Tuesday, April 24, 2018

Move along folks

It's depressing to observe the media interest in certain events drop like a stone as follows:

  • The Toronto truck attack, once it was clear the suspect wasn't Muslim
  • The Nashville Waffle House shootings, once it was clear that the victims, and hero, were not white
  • The al-Assad/ Putin assault on Syrian cities, once it was clear there was no prospect of western countries doing anything about it.

Debate on shorter name ongoing

[Jordan Times] .... Jordanian National Campaign Against the Gas Agreement with the Zionist Entity  ... 

Monday, April 23, 2018

Image of the Day


Poster for the feature on Tunisian directors that will be held as part of the Directors' Fortnight running in parallel to the Cannes film festival next month.

Friday, April 20, 2018

Cheap eats

From the latest iteration of a USA nationwide E.coli outbreak apparently attributable to romaine lettuce, with the latest lead coming from Alaska --

State officials are responding to an outbreak of acute gastroenteritis caused by Escherichia coli (E.coli) O157:H7 bacteria in the Anvil Mountain Correctional Center in Nome. Eight confirmed cases have been identified to date. The recently discovered cases appear to be connected to a nationwide E. coli outbreak affecting at least 53 persons in 16 states and linked to romaine lettuce grown in Yuma, Arizona. .. No additional cases have been identified in Alaska outside of the Anvil Mountain Correctional Center. 

The outbreak was first reported as nationwide on April 10 and suspicion was on leafy greens from the start. And then a prison got a batch of greens. Interesting timing on the shipping.

Wednesday, April 18, 2018

Arab agency

First, on Robert Fisk's visit to Douma, ahead of OPCW. If the victims were suffering from "dust" inhalation, then that means that the building they were in was bombed by Russian or Syrian forces ... something that seems to happen a lot, despite Russia/ Syria denials that they target civilians.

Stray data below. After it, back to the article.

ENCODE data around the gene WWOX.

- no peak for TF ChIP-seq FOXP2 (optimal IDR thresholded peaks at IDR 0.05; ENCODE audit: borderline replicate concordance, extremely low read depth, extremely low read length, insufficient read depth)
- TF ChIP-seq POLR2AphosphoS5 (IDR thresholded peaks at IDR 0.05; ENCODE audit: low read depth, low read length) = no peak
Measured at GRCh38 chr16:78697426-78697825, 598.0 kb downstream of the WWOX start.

Which brings us to the question of why Robert Fisk is only trying to debunk one particular type of regime attack (for example, does he have any views on what has happened to the Syrian healthcare system in rebel areas due to government attacks on infrastructure and personnel?). Anyway, the answer is that Fisk is only attempting to debunk one type of attack, because it's the only one that burnishes supposed anti-establishment credentials. If there's no prospect of a western response, then there's no need to debunk, because it's just a plain vanilla al-Assad atrocity.

Fisk's style of reporting does a lot of damage, especially for people whose own anti-establishment mentality locks them into believing him and contrarians like him, and even more especially people who are themselves in the establishment but want the credential of not being so. Here's Michael McDowell explaining the Syrian crisis to his Sunday Business Post readers --

Indeed, it was Qatar and the Saudis, acting back then as joint sponsors of an Islamist Sunni revolution, that started the Syrian civil war. 

This is a standard narrative for soi-disant contrarians, but it ignores the fact that actual Syrians began their own Arab Spring protests, which the regime turned into a civil war by brutally repressing them. Then the Qataris and Saudis got involved (and by the way, here's a post we keep having to go back to as a reminder that the Saudis had no intrinsic quarrel with Bashar until he started killing protesters). But for Fisk and McDowell, it's far easier to view the Arab world through the lens of endless western machinations than to allow a role for choices made by Arabs themselves.

Sunday, April 15, 2018

Quote of the Day

There's a class of people giving a lot of their time on social media to claims about "false flags" and "crisis actor" interpretations of chemical weapons attacks in Syria -- people who would scoff at exactly that mode of analysis, and that terminology, when applied to crackpot theories about school shootings in the USA, but somehow don't make the connection to what they are doing in giving Bashar al-Assad the benefit of the doubt. So instead of getting sucked into their descent into troll bait, here's Henry Mance with a perfectly-timed column in the FT --